Turn Left at Orion has become one of the most popular guides to using a small telescope ever published... but the adventures of getting it written and published were almost as much fun as all the observing we did for the book! Hear stories of the steps, and missteps, that have gone into various editions of their book... what we learned about astronomy, and observing... and watch out for those pesky wabbits!
Brother Guy Consolmagno SJ was born in Detroit, Michigan. He earned undergraduate and masters' degrees from MIT, and a Ph. D. in Planetary Science from the University of Arizona, was a researcher at Harvard and MIT, served in the US Peace Corps (Kenya), and taught university physics at Lafayette College, Pennsylvania, before entering the Jesuits in 1989. At the Vatican Observatory since 1993, his research explores connections between meteorites, asteroids, and the evolution of small solar system bodies. He has served on the governing board of a number of international scientific organizations, including the International Astronomical Union, the Meteoritical Society and the Division for Planetary Sciences of the American Astronomical Society.
Br. Consolmagno has served on the governing boards of the Meteoritical Society; the International Astronomical Union's (IAU) Division III, Planetary Systems Science (secretary, 2000 - present) and Commission 16, Moons and Planets (president, 2003-2006); and the American Astronomical Society Division for Planetary Sciences (chair, 2006-2007).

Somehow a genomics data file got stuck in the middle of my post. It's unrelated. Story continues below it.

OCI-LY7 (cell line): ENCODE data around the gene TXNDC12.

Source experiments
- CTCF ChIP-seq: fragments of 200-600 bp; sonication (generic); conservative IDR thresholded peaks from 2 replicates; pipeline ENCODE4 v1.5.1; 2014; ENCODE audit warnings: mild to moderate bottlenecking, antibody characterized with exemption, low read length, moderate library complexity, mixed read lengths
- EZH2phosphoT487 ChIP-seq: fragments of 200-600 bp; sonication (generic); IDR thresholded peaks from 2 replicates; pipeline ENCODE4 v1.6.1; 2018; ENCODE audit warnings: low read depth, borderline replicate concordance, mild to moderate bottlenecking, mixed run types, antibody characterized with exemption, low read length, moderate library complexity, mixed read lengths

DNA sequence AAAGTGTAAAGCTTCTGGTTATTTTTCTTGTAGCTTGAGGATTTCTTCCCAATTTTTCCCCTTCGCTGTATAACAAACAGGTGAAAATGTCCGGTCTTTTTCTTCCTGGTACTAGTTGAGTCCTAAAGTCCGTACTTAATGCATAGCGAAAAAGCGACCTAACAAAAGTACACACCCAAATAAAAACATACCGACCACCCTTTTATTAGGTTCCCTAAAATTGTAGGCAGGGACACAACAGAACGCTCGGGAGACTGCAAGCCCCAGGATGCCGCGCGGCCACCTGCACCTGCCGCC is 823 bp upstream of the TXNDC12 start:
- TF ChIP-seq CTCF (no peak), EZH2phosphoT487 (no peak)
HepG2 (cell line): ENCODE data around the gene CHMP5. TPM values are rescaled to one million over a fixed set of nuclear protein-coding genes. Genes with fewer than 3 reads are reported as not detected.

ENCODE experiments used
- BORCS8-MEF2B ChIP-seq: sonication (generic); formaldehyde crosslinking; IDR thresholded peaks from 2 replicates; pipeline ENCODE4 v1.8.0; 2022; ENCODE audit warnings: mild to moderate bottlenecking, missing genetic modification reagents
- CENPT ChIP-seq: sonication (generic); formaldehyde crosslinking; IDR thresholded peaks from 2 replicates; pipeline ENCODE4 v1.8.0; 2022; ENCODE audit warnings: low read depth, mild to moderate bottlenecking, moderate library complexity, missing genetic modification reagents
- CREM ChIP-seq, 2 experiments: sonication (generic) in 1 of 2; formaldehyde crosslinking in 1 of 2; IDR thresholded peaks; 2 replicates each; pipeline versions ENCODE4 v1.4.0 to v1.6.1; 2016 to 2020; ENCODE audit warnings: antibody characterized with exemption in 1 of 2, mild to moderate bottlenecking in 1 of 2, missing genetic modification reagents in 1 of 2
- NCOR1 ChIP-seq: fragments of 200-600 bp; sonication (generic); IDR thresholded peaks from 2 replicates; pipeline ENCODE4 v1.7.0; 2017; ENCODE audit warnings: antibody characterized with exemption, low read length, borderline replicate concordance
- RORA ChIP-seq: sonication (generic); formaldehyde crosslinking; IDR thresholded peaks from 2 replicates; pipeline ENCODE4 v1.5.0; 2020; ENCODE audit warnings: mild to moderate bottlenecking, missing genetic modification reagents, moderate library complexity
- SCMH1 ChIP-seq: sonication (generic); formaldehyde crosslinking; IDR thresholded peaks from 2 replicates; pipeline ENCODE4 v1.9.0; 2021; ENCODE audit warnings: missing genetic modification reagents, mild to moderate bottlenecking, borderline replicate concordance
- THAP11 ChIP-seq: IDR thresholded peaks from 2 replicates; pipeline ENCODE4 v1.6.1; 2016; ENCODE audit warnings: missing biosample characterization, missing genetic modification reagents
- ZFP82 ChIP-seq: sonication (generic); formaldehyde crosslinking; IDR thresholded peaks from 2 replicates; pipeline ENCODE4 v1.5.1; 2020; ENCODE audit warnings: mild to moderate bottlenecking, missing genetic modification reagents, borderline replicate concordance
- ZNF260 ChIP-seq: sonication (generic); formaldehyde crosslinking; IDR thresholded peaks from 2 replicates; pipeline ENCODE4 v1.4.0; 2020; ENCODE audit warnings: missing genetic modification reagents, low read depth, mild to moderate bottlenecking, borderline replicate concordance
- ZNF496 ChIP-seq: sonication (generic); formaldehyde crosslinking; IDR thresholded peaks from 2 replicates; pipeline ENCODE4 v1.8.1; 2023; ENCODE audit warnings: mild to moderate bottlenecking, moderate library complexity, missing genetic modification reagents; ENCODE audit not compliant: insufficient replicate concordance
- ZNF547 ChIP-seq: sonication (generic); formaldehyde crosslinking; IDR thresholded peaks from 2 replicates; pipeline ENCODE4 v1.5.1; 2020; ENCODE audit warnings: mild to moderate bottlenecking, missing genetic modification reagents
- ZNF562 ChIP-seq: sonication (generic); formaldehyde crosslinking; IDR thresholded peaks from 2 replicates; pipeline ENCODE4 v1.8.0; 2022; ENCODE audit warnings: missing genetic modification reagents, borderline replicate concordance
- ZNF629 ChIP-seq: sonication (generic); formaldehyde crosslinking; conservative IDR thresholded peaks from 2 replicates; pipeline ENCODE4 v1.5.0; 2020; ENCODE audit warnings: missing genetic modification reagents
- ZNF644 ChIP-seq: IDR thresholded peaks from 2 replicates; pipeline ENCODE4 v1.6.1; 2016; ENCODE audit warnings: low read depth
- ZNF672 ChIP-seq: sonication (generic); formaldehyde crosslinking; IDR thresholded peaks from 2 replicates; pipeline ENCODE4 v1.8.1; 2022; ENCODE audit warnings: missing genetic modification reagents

Br. Consolmagno is curator of the Vatican meteorite collection in Castel Gandolfo, one of the largest in the world. His research explores the connections between meteorites and asteroids, and the origin and evolution of small bodies in the solar system. In 2000 he was honored by the IAU for his contributions to the study of meteorites and asteroids with the naming of asteroid 4597 Consolmagno.
He has coauthored five astronomy books: Turn Left at Orion (with Dan M. Davis; Cambridge University Press, 1989); Worlds Apart (with Martha W. Schaefer; Prentice Hall, 1993); The Way to the Dwelling of Light (U of Notre Dame Press, 1998); Brother Astronomer (McGraw Hill, 2000); and God's Mechanics (Jossey-Bass, 2007). He also edited The Heavens Proclaim (Vatican Observatory Publications, 2009).